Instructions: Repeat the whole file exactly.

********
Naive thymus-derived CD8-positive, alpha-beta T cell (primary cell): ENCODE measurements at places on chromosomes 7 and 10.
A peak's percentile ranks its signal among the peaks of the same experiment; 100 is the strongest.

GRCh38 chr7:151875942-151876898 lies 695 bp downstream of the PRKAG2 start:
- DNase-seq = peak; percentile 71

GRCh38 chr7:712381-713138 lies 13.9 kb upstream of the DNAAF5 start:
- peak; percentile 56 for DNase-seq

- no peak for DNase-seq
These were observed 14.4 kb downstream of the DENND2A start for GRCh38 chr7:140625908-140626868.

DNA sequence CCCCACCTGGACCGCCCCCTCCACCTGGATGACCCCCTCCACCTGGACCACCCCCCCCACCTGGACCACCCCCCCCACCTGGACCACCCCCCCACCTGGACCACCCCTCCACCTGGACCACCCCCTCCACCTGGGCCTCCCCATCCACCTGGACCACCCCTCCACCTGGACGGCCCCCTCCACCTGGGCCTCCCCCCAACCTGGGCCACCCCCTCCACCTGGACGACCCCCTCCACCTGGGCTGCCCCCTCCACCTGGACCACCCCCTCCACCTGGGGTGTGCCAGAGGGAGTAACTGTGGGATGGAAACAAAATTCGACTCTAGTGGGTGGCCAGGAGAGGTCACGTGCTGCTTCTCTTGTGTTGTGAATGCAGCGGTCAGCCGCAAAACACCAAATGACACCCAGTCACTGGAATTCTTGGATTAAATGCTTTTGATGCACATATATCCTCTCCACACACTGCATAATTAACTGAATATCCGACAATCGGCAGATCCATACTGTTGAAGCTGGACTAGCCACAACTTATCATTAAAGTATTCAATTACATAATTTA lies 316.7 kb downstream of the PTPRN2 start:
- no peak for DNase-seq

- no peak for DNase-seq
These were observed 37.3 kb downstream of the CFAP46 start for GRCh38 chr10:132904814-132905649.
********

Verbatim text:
Naive thymus-derived CD8-positive, alpha-beta T cell (primary cell): ENCODE measurements at places on chromosomes 7 and 10.
A peak's percentile ranks its signal among the peaks of the same experiment; 100 is the strongest.

GRCh38 chr7:151875942-151876898 lies 695 bp downstream of the PRKAG2 start:
- DNase-seq = peak; percentile 71

GRCh38 chr7:712381-713138 lies 13.9 kb upstream of the DNAAF5 start:
- peak; percentile 56 for DNase-seq

- no peak for DNase-seq
These were observed 14.4 kb downstream of the DENND2A start for GRCh38 chr7:140625908-140626868.

DNA sequence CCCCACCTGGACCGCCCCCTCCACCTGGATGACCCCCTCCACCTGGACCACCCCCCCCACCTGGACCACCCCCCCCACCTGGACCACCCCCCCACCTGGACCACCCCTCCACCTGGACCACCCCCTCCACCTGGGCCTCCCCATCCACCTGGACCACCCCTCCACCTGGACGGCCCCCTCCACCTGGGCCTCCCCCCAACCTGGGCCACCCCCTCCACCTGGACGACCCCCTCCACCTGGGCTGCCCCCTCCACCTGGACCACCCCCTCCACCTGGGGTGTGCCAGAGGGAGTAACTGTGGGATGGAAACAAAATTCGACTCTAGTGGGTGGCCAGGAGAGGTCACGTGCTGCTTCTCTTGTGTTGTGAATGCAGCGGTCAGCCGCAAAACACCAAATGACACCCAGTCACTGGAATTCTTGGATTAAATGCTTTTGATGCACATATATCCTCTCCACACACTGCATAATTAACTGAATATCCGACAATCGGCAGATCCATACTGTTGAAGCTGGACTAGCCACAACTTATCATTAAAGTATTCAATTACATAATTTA lies 316.7 kb downstream of the PTPRN2 start:
- no peak for DNase-seq

- no peak for DNase-seq
These were observed 37.3 kb downstream of the CFAP46 start for GRCh38 chr10:132904814-132905649.